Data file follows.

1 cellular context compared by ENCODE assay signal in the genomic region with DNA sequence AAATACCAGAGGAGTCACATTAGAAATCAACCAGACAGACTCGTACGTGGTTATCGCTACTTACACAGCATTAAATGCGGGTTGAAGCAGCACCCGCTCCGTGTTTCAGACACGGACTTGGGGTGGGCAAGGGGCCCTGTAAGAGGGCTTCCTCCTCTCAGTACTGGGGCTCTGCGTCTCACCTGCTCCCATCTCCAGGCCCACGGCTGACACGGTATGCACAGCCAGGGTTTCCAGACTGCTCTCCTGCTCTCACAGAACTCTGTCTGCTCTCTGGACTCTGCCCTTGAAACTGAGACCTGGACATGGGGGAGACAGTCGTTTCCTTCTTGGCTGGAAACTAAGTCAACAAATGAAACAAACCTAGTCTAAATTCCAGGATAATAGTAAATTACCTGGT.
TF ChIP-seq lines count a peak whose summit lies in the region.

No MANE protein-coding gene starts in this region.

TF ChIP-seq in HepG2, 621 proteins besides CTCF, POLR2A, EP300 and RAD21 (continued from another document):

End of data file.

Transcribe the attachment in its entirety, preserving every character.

1 cellular context compared by ENCODE assay signal in the genomic region with DNA sequence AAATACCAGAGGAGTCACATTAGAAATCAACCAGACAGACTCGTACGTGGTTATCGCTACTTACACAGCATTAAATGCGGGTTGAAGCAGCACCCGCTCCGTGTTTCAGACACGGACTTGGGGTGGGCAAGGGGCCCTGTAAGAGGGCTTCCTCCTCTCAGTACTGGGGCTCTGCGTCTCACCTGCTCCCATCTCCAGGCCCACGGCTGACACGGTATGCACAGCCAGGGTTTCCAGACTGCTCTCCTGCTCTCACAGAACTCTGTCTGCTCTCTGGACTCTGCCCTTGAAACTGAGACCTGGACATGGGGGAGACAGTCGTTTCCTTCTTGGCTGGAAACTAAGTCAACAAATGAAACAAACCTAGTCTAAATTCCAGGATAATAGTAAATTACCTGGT.
TF ChIP-seq lines count a peak whose summit lies in the region.

No MANE protein-coding gene starts in this region.

TF ChIP-seq in HepG2, 621 proteins besides CTCF, POLR2A, EP300 and RAD21 (continued from another document):